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Effect of lightning strikes on Carbon Fibre (video and photos)

If you know a Boeing engineer, please pass this on. On average, every single airliner is hit by lightning once a year. Modern, metal planes are built to carry on perfectly safely even if they are struck but the very latest airliners are now being made of carbon fibre, which can be very badly damaged by lightning. So how are aeroplane designers making them safe to fly? BBC Transport Correspondent Richard Westcott was given exclusive access to the Airbus "Lightning Lab" based at Cardiff… ( More...

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Grahame Budd 4
There is a difference between graphite (pencil lead), carbon fibre (as used in fishing poles etc), and carbon fibre composites. The materials used in aerospace are composites and they are very much less conductive than conventional aircraft alloys. This means that they can generate much more heat for a given strike. They also suffer more structural changes which can weaken them. I was glad to see that Boeing and Airbus designs seemed to acknowledge this and it worries me to see it removed.
sharon bias 0
Sure would have liked Boeing and Airbus to address this problem BEFORE they put their planes into service. Another reason I don't get a warm and fuzzy feeling when I fly. Yes, the fiber is used in race cars and yachts. But the public doesn't ride in race cars, and one can usually leave damaged yachts if necessary.
Grahame Budd 4
Sure. I was making the point that lightning on a fishing pole is about a different material. And in fact, the both Airbus and Boeing did address the issue when the planes were designed, in particular the end cap insulators which prevent conduction into the wing space. Boeing then removing these and other measures is the concern. I really hope they know what they are doing.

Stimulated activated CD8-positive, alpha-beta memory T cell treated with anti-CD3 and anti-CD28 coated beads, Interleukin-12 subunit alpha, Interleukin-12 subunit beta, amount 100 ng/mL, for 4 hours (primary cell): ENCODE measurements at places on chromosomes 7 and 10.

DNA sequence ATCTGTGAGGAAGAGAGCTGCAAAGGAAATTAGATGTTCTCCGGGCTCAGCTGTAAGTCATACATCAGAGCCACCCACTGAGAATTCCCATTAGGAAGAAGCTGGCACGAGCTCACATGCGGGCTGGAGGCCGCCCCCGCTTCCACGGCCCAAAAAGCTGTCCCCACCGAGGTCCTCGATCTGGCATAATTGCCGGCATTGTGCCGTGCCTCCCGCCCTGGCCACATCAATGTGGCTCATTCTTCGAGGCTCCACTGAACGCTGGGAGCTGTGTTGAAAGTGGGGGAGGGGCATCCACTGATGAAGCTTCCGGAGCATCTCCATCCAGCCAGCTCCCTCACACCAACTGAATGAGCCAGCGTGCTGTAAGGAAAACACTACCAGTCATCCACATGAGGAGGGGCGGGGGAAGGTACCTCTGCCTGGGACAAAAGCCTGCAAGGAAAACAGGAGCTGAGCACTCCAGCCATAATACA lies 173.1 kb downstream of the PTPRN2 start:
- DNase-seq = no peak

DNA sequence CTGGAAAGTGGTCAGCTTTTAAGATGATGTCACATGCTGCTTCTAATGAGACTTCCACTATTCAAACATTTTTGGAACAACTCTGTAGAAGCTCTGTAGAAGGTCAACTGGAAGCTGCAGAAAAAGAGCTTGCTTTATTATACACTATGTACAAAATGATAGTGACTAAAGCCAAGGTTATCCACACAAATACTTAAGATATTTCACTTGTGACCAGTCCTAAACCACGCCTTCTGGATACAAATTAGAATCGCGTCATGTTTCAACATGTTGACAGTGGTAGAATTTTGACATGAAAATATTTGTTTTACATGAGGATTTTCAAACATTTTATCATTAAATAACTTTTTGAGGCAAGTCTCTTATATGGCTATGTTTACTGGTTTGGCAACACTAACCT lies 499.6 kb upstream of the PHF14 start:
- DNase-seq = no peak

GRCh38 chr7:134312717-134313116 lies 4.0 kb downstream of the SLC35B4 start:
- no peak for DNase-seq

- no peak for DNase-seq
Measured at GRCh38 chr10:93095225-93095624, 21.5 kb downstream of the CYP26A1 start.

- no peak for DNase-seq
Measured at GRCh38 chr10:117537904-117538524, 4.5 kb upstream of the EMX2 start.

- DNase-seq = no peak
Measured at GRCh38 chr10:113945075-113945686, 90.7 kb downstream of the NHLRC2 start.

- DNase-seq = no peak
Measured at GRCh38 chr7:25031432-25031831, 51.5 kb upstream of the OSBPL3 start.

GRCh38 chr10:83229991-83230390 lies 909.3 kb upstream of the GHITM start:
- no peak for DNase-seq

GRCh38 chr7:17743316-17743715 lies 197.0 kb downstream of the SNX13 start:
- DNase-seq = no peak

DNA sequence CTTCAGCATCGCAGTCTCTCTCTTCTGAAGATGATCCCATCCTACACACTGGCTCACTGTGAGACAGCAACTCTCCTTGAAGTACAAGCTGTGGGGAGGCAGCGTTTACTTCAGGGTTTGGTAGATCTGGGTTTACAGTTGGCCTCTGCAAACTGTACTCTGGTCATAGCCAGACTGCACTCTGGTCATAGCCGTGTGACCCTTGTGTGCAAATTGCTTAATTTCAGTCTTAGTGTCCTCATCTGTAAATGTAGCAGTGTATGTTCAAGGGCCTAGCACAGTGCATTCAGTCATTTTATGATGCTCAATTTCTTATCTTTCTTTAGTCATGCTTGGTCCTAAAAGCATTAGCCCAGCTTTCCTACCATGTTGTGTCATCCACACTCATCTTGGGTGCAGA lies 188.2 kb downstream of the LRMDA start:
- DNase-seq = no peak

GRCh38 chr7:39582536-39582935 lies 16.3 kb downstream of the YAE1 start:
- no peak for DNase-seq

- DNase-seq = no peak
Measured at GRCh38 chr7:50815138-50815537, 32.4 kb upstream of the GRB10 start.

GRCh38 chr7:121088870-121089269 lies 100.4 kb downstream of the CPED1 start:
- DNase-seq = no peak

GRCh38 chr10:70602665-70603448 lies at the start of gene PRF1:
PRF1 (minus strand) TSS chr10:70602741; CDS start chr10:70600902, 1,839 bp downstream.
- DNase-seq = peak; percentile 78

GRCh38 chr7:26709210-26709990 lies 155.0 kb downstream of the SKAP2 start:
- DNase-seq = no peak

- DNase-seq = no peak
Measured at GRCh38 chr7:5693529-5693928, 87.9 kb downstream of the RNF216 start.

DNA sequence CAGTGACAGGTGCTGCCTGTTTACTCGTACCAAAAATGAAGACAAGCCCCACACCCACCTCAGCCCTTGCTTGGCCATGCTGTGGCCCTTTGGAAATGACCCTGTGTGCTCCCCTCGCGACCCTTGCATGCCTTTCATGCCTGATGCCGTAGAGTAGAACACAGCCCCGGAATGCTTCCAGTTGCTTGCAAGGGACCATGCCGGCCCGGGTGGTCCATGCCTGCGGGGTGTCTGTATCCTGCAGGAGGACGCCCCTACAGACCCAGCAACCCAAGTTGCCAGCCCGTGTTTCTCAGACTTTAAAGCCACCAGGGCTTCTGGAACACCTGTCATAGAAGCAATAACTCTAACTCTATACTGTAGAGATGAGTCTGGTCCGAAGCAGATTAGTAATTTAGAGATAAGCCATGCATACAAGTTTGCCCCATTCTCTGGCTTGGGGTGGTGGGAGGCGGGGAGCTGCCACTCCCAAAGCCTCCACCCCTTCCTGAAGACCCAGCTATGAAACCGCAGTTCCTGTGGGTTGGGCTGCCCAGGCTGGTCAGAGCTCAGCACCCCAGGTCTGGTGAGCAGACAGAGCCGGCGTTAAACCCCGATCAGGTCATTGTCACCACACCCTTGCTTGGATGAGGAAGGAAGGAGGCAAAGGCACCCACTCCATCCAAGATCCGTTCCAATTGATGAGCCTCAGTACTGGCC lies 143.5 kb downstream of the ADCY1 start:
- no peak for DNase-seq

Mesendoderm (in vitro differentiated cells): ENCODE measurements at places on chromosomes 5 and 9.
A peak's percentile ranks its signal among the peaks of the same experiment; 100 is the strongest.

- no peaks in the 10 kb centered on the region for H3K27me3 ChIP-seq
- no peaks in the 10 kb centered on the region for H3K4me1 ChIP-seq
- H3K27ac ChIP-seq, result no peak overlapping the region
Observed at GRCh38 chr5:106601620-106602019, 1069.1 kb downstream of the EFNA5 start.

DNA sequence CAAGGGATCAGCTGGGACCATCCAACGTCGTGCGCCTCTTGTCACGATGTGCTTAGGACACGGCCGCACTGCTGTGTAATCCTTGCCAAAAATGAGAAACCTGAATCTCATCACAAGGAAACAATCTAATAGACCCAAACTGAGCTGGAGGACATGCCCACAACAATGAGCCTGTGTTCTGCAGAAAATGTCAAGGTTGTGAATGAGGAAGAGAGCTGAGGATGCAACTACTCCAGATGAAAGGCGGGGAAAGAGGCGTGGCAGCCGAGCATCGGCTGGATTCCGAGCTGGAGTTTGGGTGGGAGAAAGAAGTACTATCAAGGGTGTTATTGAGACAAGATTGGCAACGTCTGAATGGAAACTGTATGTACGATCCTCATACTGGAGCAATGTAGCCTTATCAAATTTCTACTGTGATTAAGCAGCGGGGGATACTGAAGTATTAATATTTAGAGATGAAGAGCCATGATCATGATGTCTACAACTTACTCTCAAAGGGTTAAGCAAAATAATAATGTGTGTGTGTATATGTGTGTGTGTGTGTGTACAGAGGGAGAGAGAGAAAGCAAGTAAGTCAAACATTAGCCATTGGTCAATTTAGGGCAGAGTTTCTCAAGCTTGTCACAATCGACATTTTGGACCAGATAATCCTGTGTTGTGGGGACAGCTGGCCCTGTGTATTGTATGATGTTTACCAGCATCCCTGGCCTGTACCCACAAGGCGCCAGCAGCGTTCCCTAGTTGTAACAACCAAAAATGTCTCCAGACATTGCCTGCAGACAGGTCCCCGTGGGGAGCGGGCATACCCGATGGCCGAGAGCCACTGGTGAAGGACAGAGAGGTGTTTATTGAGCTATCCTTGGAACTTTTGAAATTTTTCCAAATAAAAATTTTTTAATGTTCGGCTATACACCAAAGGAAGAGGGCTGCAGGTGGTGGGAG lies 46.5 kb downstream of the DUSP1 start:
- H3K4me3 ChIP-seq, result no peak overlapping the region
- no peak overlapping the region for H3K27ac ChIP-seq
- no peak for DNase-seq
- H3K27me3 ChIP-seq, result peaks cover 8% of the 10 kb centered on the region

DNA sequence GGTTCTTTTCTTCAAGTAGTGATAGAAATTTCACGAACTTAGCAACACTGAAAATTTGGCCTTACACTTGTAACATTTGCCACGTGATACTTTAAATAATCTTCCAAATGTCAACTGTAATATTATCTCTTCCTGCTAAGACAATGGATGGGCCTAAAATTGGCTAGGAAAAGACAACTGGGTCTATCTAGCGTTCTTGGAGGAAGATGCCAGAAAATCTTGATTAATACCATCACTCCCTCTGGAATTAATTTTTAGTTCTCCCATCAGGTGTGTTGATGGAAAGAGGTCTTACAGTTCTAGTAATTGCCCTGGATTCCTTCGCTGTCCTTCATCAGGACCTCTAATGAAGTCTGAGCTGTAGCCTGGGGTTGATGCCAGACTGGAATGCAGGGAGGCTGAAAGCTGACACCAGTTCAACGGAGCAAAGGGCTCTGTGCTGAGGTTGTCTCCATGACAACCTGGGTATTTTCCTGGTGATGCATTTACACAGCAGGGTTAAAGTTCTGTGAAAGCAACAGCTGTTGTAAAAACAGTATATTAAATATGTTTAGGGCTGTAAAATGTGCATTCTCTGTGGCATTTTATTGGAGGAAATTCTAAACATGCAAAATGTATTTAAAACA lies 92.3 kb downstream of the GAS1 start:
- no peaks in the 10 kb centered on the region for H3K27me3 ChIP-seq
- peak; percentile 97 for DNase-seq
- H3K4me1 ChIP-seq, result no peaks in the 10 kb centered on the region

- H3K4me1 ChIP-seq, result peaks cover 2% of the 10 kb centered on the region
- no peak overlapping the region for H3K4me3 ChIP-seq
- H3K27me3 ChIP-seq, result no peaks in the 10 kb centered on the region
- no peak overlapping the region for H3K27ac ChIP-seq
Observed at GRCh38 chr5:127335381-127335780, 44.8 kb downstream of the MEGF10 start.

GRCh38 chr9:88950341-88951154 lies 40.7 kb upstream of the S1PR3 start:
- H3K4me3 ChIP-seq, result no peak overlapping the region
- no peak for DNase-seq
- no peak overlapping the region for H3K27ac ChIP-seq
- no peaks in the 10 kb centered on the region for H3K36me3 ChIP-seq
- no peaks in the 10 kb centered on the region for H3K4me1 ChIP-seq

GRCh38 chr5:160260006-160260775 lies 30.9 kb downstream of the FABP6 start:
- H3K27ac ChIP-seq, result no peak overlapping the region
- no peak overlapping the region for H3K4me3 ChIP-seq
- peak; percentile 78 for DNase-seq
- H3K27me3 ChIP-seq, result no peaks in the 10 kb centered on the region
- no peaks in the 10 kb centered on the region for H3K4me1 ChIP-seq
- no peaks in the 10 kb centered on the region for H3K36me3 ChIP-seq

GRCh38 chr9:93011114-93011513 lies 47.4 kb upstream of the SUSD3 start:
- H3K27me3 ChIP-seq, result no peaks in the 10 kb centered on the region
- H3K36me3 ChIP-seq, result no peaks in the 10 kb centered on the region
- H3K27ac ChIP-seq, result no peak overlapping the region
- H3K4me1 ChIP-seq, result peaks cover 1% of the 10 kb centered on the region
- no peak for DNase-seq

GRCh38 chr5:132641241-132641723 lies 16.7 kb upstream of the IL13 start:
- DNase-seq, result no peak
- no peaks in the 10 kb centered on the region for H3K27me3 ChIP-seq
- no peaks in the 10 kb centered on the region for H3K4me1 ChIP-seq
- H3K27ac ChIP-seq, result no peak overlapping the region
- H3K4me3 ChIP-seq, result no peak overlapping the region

96flstc 4
AA mechanics refer to the 787 as a "lightning magnet"
Do they get hit more often?
David Reed 1
My guess is probably not but that mechanics now able to see the evidence and/or asked to check for it where applicable.
Mike Mohle 2
That warm and fuzzy feeling would be the electrons running through you during your next flight when lighting strikes........ LOL
matt jensen 3
We've been aware of carbon fibre or graphite for almost 35 yrs now. While it's lightweight and strong, it also conducts electricity at far higher rates than other materiels including aluminum, titanium, glass fibre and bamboo. The latter two - fishing rods - now replaced nearly totally by graphite. I know of two people who have been horribly injured just carrying a graphite fly rod near a stream. In addition to aircraft, carbon fibre is also used in auto race cares (F1) and yachts.
Far lower rates, I think you meant to say.
hal pushpak 1
Why is this news? Is there a single commercial airliner which does't have a layer of conductive mesh within its composite layers? (With the exception of radomes of course -- and they have ribs.)
hal pushpak 1
"does't" = "doesn't"
Chris B 1
yes 787
hal pushpak 3
Well, holy sh**. I stand corrected!
WTF is Boeing thinking (er, smoking)?
Chris B 2
More profit?


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